H-Reflex Plasticity Following Cast Immobilization of Distal Radius Fractures
PURPOSE: The primary purpose of the study was to track changes in the Hoffman (H-) reflex after a period of cast immobilization following a distal radius fracture (DRF) up to 12-weeks post-fracture. Secondary to tracking the H-reflex, functional measures such as muscle thickness, grip strength, wrist flexion strength, range of motion, pain and function were assessed over the same time frame. METHODS: The study consisted of a fracture group (n = 5) and an age-matched uninjured control (CON) group (n = 5). Both groups were tracked over a 12-week period, with the fracture group undergoing four testing sessions (baseline, week 6, week 9 and week 12) and the CON undergoing three testing sessions at least three weeks apart; baseline testing for the fracture group was collected within two weeks of initial fracture date. Testing was completed on both limbs for the CON group, whereas for the fracture group measures were taken at each time point for the non-fractured (NFX) limb, and within the limits of tolerable pain for the fractured (FX) limb. This meant the fracture group’s FX limb H-reflex measures were completed only at week 9 and 12. Peak-to-peak amplitudes (and stimulus intensities) of H-reflex, Hmax, and maximal M-wave, Mmax, were the key parameters collected. Hmax was normalized and expressed as a ratio of Mmax (Hmax:Mmax). Additionally, the fracture group completed questionnaires to measure FX limb pain and disability (via patient-rated wrist evaluation [PRWE]) at each time point. RESULTS: The fracture group presented a significant effect of time for Hmax:Mmax stimulus intensity (p < 0.05), where the relative current intensity needed to evoke Hmax increased before decreasing as recovery progressed. The CON group demonstrated no significant effects over time or between limbs for all H-reflex parameters (p = 0.859). Functionally, the fracture group demonstrated significant changes over time for all secondary measures (p<0.05), aside from visual analog scale pain scores. With functional measures increasing over time to indicate recovery (i.e. increases in grip strength). CONCLUSIONS: The amplitude of H-reflex did not demonstrate significant changes over time as predicted. The fracture group’s decrease over time for Hmax:Mmax stimulus intensity reflects an unanticipated finding of increased excitability of Hmax. For the control group, this study verifies the stability of Hmax and Mmax over time and between limbs in this population. The fracture group’s functional measures show significant improvements over the 12-week span that were coupled with an initial increase and then decrease in the relative stimulus intensity needed to evoke H reflex, in the absence of detectable changes in H-reflex amplitude. The changes in the nervous system can have a profound impact on function after wrist fracture and cast immobilization. The novel findings in this study can have implications regarding the direction of future studies. As the H-reflex has been shown to have a degree of plasticity, with further study the reflex may be tracked in different interventions such as unilateral training in order to evaluate efficacy or investigate mechanisms of change/recovery.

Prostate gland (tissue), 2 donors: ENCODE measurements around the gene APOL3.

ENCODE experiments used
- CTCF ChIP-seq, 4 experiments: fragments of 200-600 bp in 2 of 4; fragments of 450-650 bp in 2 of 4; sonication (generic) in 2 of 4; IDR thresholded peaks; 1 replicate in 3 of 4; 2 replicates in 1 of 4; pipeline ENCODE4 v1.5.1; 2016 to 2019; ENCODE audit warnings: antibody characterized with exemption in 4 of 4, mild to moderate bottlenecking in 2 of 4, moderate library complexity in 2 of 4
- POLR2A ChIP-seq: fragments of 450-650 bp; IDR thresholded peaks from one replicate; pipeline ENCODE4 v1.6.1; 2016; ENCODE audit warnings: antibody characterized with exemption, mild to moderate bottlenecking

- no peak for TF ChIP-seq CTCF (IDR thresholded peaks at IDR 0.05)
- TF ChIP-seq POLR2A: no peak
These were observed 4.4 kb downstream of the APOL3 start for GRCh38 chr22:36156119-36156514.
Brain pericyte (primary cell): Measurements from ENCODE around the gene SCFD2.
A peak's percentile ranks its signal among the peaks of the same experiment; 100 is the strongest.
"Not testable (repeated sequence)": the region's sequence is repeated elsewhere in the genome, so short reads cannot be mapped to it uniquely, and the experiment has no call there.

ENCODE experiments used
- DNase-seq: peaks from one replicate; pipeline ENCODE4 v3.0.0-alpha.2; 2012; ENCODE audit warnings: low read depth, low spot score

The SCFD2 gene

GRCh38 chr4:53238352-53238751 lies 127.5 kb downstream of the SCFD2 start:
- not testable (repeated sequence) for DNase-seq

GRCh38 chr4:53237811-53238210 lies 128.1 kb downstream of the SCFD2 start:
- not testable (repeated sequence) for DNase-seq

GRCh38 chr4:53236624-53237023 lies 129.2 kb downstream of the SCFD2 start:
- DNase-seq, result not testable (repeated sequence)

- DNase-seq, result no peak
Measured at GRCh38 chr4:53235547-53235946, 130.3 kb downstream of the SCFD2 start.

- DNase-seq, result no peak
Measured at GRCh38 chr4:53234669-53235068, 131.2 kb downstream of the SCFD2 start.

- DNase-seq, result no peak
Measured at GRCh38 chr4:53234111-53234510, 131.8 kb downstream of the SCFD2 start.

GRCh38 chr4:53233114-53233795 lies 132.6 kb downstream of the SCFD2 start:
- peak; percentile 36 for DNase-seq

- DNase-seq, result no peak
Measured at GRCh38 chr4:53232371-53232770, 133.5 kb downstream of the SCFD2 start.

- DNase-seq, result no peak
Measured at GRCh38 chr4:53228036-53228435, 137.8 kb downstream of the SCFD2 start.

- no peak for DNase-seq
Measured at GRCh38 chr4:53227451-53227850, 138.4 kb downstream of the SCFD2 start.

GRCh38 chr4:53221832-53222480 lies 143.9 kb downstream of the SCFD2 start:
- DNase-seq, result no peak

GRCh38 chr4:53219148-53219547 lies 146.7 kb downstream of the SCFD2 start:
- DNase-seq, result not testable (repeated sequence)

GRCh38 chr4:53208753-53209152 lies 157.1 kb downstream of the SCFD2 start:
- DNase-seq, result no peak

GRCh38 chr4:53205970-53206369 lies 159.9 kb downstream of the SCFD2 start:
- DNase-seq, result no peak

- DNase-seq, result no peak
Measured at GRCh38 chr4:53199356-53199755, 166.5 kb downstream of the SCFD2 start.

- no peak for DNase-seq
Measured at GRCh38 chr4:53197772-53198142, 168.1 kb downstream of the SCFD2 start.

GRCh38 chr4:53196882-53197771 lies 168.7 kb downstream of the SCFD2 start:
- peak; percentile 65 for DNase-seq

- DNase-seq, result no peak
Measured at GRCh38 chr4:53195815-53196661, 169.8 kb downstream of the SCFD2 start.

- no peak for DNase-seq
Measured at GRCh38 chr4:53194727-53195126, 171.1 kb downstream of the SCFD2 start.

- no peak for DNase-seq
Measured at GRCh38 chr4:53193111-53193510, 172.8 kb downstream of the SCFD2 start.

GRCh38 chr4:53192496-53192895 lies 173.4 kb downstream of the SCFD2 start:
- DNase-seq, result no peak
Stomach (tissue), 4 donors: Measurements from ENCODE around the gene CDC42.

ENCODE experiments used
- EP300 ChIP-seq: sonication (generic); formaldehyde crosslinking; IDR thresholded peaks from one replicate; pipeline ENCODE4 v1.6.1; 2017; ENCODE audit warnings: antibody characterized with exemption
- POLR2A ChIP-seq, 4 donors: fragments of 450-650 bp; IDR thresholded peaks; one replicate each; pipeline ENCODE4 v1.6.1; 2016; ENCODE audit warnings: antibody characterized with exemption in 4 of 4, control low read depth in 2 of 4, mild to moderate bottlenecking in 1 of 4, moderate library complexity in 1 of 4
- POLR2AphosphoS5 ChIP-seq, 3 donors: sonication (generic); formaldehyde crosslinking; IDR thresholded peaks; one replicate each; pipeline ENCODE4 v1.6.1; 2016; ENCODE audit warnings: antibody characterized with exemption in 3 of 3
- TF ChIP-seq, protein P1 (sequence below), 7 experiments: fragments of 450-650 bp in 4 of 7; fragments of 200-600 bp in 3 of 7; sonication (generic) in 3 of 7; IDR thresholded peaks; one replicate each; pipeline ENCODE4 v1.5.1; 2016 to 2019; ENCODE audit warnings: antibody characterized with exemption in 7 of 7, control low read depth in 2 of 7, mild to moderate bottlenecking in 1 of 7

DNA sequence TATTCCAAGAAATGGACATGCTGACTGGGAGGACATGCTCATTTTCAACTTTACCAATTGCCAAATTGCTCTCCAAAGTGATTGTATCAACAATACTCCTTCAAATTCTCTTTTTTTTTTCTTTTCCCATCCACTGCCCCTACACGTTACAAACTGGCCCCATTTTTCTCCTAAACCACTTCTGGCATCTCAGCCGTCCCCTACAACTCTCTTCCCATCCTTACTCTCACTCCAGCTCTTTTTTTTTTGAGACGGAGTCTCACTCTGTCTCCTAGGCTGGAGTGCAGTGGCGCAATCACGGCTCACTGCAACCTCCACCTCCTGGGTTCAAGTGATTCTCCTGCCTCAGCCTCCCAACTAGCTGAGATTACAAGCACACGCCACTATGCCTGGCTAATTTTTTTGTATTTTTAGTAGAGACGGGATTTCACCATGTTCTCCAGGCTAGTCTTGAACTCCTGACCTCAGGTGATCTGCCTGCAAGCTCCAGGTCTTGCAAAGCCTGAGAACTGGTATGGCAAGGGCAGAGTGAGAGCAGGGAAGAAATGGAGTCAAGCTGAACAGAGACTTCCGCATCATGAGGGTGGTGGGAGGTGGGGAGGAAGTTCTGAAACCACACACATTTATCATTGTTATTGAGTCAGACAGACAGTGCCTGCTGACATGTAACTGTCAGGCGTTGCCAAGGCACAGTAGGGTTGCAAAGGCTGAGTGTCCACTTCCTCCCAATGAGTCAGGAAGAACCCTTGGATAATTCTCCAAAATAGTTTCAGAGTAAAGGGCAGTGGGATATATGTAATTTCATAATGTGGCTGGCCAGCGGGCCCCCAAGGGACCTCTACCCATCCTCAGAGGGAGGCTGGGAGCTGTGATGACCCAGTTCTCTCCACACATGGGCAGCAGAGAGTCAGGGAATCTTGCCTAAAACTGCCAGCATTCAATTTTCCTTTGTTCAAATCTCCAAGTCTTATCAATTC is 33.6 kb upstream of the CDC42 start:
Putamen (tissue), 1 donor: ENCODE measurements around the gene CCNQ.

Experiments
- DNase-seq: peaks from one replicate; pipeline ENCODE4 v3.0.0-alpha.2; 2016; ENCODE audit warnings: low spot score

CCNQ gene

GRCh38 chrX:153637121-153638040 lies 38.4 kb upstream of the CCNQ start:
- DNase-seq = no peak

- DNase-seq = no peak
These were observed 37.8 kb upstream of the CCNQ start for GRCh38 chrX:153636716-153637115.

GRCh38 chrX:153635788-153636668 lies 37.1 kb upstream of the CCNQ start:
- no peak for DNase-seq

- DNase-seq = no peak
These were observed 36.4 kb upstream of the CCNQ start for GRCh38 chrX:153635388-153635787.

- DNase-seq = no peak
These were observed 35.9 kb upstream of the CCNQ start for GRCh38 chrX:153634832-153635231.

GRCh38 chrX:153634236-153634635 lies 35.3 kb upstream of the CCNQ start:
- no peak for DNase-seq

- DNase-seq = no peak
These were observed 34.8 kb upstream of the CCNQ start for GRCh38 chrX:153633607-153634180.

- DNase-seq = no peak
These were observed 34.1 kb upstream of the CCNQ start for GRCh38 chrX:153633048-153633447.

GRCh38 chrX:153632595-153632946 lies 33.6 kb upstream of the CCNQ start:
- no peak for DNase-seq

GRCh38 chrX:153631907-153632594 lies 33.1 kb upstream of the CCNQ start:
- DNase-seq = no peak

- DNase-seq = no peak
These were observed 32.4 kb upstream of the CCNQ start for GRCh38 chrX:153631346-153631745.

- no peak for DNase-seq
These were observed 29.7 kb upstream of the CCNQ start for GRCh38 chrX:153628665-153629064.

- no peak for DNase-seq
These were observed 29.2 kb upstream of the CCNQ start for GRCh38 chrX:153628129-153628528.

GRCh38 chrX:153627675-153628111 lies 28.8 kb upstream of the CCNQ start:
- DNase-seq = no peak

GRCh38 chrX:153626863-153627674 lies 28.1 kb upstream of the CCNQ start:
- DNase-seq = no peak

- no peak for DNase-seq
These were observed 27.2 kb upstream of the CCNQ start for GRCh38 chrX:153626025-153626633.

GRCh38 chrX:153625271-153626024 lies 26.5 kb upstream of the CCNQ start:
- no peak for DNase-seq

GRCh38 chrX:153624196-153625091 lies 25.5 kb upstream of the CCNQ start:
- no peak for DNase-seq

Kinesiology, neuromuscular physiology
Master of Science (M.Sc.)